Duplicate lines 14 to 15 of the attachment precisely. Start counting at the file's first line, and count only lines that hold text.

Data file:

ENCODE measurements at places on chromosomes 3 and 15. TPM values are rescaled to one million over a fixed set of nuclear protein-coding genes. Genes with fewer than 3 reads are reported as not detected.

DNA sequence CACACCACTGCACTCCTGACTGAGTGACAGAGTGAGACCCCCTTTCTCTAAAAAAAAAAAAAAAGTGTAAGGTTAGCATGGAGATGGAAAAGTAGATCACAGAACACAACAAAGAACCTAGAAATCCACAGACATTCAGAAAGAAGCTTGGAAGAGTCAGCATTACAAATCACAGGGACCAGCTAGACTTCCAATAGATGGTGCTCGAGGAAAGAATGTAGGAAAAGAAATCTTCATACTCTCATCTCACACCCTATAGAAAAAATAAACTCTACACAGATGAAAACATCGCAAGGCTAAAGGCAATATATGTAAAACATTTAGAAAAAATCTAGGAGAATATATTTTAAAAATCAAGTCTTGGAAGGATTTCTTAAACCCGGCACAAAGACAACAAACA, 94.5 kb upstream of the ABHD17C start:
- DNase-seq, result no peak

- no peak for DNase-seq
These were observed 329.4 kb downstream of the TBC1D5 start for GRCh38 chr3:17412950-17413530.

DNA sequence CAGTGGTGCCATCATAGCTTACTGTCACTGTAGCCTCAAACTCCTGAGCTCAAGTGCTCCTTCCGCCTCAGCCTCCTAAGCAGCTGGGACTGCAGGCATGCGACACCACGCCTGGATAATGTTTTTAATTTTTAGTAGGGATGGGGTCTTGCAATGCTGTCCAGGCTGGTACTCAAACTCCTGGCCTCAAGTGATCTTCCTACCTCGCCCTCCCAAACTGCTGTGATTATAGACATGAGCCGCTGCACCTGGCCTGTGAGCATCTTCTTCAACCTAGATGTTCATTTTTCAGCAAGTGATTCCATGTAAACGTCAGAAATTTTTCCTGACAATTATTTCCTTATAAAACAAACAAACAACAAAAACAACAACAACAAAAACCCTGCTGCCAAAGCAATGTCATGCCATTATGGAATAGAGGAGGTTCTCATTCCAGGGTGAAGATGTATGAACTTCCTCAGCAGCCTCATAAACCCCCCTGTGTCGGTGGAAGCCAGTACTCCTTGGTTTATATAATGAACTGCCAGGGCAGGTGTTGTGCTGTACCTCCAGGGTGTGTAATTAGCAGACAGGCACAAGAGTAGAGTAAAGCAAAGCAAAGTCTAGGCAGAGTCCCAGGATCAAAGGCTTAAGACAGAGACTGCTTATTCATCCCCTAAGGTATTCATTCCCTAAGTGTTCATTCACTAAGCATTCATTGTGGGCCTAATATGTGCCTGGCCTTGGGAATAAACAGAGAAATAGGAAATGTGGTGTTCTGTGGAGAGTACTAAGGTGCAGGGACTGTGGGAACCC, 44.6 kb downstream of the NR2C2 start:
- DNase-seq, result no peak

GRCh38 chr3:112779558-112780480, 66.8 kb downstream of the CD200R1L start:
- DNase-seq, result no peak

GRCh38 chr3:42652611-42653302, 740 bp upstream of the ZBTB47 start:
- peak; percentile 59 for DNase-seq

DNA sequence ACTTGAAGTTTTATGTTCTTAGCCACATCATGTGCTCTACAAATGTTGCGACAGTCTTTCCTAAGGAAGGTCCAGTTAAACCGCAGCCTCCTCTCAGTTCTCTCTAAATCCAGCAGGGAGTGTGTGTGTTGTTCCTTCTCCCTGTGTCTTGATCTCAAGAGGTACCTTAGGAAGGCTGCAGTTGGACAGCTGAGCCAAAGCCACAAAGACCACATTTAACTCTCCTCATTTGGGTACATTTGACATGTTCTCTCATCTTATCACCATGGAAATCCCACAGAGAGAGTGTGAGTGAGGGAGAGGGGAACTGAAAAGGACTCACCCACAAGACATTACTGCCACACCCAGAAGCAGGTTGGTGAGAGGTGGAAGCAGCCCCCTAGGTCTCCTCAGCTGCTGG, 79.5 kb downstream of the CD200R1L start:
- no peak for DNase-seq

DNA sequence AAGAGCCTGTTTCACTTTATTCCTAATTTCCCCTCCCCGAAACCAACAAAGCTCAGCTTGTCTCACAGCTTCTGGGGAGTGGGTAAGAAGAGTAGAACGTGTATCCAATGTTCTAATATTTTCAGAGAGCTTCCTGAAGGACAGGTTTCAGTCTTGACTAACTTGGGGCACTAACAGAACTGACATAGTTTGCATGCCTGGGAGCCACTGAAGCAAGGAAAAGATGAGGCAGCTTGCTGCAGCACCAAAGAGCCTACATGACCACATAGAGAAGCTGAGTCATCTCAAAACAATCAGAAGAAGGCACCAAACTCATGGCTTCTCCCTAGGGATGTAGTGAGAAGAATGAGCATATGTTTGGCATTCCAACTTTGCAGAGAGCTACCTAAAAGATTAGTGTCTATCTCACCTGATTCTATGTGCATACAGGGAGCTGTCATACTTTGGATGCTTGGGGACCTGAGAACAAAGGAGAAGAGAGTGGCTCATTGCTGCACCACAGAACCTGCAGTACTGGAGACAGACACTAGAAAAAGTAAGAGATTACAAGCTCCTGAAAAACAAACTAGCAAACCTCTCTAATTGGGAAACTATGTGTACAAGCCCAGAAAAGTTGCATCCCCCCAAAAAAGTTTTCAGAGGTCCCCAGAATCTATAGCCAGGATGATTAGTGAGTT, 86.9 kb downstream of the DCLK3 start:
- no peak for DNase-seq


DNA sequence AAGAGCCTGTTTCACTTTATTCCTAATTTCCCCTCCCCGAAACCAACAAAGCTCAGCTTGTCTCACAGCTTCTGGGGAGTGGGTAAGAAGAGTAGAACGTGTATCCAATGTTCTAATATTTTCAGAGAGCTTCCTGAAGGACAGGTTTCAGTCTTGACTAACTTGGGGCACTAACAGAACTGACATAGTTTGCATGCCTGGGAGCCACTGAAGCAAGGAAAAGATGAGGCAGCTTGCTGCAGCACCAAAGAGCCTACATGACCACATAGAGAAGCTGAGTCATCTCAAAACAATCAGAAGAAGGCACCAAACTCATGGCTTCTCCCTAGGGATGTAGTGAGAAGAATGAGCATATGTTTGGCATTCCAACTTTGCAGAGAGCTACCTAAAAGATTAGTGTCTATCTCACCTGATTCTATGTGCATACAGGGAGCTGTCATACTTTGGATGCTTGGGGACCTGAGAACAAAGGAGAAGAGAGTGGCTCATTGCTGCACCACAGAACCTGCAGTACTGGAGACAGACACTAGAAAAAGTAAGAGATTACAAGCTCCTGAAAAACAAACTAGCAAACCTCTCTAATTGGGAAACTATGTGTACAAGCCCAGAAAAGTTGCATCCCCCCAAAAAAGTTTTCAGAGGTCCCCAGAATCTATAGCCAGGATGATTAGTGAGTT, 86.9 kb downstream of the DCLK3 start:
- no peak for DNase-seq